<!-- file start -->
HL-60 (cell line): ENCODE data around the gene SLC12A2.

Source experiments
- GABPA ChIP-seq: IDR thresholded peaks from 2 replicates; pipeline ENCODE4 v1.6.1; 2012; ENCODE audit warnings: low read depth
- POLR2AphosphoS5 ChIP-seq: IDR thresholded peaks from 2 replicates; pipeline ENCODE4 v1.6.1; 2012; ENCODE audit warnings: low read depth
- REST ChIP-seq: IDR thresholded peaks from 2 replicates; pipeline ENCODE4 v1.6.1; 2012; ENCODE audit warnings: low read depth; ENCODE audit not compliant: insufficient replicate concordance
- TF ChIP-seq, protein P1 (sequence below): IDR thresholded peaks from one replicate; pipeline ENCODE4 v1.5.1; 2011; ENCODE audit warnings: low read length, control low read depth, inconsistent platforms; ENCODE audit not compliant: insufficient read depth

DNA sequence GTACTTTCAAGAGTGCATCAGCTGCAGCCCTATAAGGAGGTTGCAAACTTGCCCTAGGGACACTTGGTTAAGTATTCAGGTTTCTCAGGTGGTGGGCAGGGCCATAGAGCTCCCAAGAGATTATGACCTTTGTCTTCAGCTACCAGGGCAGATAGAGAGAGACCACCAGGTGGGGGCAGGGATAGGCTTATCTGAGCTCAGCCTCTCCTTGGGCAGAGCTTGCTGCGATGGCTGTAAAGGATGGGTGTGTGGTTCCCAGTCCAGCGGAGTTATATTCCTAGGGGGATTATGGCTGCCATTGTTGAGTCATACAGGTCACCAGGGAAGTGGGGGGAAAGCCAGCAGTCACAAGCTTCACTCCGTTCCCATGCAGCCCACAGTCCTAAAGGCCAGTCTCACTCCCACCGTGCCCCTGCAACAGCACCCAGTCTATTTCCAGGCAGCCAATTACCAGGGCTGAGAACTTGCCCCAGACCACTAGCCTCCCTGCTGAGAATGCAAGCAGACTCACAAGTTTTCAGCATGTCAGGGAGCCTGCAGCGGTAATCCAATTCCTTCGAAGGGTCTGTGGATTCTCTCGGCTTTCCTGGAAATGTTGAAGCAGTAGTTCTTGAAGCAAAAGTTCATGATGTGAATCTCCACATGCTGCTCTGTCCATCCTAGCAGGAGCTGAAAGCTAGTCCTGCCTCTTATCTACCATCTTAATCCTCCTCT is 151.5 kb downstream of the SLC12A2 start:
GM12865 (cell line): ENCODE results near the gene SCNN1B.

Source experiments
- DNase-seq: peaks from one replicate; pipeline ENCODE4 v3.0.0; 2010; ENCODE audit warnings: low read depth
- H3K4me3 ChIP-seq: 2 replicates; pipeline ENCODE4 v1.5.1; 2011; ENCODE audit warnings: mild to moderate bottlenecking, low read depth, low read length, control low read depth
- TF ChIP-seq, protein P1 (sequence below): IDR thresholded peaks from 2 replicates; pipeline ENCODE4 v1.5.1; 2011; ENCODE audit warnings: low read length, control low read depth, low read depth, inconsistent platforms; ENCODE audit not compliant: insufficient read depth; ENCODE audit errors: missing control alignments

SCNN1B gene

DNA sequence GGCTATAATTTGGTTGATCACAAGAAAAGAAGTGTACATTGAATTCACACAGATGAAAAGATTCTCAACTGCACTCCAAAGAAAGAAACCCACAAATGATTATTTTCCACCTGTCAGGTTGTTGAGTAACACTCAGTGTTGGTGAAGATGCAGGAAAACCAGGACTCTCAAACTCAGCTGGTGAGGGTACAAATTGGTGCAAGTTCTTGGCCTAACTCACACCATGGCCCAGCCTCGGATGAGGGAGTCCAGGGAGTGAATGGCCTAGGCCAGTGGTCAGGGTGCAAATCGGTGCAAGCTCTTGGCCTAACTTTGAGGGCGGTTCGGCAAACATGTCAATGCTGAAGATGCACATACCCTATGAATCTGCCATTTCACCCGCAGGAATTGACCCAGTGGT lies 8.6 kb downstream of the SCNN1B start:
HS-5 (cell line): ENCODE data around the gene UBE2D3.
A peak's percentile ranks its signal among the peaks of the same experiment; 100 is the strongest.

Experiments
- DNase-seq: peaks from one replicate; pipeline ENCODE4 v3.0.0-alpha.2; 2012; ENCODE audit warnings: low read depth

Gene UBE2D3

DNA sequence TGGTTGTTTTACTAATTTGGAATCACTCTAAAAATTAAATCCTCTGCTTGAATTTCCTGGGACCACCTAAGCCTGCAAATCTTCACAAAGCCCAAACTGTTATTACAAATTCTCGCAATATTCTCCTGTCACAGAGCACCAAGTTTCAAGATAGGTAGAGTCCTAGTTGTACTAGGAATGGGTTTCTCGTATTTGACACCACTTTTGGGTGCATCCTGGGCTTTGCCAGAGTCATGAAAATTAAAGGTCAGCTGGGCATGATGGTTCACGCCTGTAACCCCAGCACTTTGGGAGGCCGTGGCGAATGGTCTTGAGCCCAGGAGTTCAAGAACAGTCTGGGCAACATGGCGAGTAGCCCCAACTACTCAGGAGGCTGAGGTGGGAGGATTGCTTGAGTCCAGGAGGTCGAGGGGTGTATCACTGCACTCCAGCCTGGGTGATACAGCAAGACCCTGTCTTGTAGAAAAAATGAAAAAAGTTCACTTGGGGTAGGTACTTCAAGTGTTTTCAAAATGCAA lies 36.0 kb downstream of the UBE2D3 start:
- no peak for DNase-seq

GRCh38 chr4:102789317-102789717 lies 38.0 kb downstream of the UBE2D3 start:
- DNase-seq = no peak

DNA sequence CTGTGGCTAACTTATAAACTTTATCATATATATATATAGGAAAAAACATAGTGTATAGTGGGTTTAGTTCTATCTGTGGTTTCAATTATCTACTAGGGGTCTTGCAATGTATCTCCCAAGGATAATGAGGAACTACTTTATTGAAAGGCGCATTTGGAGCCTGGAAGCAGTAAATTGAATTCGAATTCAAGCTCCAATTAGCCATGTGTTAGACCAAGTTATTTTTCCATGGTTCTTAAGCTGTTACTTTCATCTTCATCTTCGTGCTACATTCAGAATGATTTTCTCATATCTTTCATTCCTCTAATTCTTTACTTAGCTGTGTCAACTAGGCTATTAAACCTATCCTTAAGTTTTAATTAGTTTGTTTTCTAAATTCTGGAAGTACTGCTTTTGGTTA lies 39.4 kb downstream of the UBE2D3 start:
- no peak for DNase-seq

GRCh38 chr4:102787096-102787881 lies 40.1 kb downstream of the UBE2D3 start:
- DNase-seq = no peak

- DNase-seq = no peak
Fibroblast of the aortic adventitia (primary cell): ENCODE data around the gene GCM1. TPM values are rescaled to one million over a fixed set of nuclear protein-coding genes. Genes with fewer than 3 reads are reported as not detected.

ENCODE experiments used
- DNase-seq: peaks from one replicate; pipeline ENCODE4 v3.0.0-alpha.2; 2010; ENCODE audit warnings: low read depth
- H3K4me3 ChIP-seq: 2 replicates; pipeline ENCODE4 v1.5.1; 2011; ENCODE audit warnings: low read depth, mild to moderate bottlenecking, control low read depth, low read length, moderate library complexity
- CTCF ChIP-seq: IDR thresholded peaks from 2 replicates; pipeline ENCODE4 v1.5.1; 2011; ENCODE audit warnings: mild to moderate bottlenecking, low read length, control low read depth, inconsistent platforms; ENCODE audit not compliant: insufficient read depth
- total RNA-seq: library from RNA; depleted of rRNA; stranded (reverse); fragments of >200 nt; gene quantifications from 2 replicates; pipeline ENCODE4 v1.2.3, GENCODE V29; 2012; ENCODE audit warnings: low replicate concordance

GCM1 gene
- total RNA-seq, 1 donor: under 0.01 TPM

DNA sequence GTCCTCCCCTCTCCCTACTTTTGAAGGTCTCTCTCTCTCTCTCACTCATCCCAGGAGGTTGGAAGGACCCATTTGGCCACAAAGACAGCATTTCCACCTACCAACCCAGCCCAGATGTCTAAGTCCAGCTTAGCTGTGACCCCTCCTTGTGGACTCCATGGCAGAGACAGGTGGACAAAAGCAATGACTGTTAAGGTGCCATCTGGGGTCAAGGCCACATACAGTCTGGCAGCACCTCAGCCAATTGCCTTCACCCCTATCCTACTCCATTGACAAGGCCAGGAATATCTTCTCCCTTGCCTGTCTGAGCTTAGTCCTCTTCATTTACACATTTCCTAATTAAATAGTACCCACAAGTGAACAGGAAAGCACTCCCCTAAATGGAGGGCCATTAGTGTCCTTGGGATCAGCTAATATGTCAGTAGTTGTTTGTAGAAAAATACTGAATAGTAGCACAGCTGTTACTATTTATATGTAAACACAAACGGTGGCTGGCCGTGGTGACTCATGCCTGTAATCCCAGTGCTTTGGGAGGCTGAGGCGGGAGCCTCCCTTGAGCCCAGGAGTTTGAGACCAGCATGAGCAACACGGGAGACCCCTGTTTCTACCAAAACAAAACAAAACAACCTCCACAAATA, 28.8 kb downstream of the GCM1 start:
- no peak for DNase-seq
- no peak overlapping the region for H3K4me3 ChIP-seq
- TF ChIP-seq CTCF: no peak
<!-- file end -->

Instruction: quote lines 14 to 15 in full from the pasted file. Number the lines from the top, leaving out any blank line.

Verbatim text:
DNA sequence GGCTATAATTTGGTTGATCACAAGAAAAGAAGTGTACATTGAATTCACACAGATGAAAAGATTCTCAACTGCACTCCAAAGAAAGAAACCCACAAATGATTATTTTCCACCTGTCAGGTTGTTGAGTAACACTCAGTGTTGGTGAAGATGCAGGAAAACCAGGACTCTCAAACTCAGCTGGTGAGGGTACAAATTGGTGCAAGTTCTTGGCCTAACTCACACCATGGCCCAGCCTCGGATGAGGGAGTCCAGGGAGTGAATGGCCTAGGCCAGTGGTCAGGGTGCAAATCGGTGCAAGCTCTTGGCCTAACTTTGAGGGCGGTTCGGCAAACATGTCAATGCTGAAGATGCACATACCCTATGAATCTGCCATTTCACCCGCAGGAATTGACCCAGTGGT lies 8.6 kb downstream of the SCNN1B start:
HS-5 (cell line): ENCODE data around the gene UBE2D3.